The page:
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8 Facts About Patient Satisfaction Surveys
Patient satisfaction surveys provide a standardized way of reporting about healthcare experiences. But there can be more than meets the eye when reviewing scores. Here's what you should know
Patients' feedback on their experience with Dr. Gierut
In any clinic, on any given day, a patient may have longer wait times depending on unforeseen problems that need to be addressed for patients seen earlier in the day or urgent visits that may need to be overbooked same-day for an acute problem. Conversely, a patient may experience shorter wait times if there happen to be cancellations and/or "no-show" appointments that day. You can be assured that the doctor is trying to be as timely as possible without compromising care.
However, during visits to an academic medical center, such as any of the major academic medical centers in Chicago or surrounding suburbs, there may be some differences that a patient not accustomed to such a center may encounter:
- Academic medical centers sometimes have very complicated return patients that may unexpectedly need more time than their scheduled time slot allows, but not always. This can sometimes lead to increased wait times for those patients scheduled later in the day.
- Before you see the attending physician, you will probably see a fellow-in-training who is a board-certified Internist, training to be a specialist. In this case, you can expect the majority of the visit time to be spent with the fellow. The trade-off is that you are seeing 2 doctors instead of one, and that you are being seen in a teaching institution where new data, studies & guidelines are being routinely reviewed, discussed and even formulated.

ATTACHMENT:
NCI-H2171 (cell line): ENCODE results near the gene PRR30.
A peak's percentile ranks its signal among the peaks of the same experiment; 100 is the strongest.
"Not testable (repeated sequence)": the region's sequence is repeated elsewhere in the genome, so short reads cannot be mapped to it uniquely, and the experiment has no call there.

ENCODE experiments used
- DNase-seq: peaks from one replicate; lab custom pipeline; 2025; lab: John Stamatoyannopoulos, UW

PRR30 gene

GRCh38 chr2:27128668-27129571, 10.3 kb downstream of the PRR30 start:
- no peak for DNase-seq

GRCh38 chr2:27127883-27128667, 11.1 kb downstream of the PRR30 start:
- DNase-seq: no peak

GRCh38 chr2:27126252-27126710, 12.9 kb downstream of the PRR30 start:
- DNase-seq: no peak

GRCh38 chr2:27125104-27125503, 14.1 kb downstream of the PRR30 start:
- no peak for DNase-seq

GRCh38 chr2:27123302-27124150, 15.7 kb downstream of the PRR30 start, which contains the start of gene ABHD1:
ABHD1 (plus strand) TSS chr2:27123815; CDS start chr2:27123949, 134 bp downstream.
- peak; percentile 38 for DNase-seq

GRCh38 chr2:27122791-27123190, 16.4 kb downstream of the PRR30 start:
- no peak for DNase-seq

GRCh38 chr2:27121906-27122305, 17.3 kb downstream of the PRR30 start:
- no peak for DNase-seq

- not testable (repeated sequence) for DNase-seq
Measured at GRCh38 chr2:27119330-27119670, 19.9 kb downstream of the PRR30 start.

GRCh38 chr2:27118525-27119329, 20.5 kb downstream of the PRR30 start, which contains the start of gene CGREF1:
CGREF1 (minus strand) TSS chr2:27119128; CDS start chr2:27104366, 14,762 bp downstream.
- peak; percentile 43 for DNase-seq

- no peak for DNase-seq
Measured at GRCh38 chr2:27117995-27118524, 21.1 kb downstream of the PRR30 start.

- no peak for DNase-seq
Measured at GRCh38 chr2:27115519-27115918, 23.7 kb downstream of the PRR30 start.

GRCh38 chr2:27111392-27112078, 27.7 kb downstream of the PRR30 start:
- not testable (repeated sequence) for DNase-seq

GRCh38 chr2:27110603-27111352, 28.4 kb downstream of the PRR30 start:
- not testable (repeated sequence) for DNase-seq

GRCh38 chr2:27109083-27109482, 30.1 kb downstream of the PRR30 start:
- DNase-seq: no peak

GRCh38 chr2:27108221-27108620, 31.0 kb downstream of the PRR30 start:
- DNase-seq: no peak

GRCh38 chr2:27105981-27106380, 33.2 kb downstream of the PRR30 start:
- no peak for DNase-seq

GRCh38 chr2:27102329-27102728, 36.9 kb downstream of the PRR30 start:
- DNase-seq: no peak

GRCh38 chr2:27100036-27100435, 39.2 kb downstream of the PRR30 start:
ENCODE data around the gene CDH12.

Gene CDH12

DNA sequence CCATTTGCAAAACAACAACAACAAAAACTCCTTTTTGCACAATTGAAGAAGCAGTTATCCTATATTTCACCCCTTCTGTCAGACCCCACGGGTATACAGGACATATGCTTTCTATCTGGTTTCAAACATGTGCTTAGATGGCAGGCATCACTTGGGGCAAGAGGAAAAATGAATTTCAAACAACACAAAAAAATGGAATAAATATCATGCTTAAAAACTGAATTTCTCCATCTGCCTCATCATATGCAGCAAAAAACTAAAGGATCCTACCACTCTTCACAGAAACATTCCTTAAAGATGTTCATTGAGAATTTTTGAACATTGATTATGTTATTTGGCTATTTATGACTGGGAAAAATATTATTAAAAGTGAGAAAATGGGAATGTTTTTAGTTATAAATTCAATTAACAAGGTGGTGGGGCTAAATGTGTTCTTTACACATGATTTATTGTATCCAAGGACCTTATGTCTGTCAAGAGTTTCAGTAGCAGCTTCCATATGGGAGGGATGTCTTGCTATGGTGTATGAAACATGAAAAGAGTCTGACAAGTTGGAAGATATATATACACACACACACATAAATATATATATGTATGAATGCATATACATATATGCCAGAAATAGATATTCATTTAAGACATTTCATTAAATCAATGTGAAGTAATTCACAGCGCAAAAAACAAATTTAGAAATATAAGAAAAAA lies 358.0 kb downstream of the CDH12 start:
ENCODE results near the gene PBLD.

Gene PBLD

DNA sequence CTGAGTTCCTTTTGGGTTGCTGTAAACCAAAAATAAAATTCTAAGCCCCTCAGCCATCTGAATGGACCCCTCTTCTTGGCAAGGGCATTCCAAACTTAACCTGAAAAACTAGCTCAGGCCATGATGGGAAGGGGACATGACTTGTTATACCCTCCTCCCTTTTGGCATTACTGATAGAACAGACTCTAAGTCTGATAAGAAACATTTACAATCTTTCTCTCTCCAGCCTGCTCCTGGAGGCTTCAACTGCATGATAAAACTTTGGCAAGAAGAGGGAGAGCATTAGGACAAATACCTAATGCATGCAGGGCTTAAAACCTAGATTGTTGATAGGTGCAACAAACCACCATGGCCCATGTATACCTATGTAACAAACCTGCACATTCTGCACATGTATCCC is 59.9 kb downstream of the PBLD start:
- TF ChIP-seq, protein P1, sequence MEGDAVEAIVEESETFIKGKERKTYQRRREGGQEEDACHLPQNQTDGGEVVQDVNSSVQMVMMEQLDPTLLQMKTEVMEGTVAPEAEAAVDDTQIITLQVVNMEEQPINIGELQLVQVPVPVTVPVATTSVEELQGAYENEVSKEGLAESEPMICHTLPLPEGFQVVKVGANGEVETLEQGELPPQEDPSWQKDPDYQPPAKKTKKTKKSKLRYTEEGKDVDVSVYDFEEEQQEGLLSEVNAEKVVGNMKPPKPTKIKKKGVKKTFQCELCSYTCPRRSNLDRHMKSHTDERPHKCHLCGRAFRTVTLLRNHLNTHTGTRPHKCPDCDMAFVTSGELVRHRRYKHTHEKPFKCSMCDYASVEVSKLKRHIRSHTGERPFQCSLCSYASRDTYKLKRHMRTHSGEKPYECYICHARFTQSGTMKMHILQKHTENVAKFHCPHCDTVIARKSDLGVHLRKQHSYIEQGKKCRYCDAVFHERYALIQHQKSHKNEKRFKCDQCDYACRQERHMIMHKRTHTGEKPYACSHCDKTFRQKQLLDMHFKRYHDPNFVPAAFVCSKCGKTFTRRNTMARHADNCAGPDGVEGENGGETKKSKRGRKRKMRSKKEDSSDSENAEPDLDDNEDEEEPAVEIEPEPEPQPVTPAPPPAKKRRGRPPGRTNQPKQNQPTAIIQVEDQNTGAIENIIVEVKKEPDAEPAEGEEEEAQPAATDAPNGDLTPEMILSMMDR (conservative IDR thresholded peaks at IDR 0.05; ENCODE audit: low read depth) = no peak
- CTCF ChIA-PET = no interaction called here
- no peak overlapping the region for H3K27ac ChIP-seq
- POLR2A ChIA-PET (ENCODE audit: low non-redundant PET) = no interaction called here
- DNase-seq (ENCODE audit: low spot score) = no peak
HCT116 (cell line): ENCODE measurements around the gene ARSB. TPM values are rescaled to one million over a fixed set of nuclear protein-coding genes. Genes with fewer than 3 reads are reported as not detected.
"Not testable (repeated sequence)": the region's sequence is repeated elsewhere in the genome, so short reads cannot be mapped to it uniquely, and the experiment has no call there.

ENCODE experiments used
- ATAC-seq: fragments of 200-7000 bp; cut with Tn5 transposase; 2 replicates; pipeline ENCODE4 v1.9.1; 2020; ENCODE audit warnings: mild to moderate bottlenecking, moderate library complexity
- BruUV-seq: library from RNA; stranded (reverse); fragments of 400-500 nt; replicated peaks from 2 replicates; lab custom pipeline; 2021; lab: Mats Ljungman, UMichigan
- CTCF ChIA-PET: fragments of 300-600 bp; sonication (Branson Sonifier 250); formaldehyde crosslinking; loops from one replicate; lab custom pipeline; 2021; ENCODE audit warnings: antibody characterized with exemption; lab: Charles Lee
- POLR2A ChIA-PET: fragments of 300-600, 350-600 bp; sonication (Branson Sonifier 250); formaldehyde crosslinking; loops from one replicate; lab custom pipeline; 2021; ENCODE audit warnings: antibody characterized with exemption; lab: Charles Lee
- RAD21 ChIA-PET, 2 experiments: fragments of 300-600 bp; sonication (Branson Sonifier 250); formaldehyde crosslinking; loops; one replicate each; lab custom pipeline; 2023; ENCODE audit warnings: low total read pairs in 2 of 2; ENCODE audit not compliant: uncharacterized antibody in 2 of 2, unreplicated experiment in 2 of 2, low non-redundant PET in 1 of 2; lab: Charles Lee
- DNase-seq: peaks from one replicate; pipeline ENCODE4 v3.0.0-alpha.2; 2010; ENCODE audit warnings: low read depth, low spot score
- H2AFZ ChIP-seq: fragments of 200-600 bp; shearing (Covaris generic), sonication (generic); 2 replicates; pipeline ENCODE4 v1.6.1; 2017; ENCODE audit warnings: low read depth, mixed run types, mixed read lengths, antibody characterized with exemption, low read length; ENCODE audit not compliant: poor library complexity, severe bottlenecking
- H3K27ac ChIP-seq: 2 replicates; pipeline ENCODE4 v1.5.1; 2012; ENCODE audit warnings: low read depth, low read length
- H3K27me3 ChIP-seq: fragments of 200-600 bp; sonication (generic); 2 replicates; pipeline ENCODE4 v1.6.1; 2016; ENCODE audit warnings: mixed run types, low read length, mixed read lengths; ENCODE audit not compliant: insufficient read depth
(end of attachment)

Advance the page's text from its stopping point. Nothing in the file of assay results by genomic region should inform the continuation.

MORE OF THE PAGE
It is also important to note that when you are seeking a second opinion, or establishing with a new specialist, she or he may not always agree with your previous doctor. If asked, you should provide previous records in a timely manner, or be ready to repeat some labs if necessary. Finally, if your reported history is not consistent with your exam, a rheumatologist may ask you to obtain additional lab tests, imaging, and/or consider treatment alterations with close follow-up for observation. It is your right to receive explanations for any testing or treatment approach. It is also OK to decline to do any or all tests and/or treatments. However, it is important to recognize that lacking such important information may make it more difficult for a physician to accurately assess you. In turn, the doctor reserves the right to refuse to continue certain medications if they do not feel the medications are indicated and may be causing you unnecessary harm or risk, based on the available information. Therefore maintaining open lines of communication should be a priority in any patient-doctor relationship.
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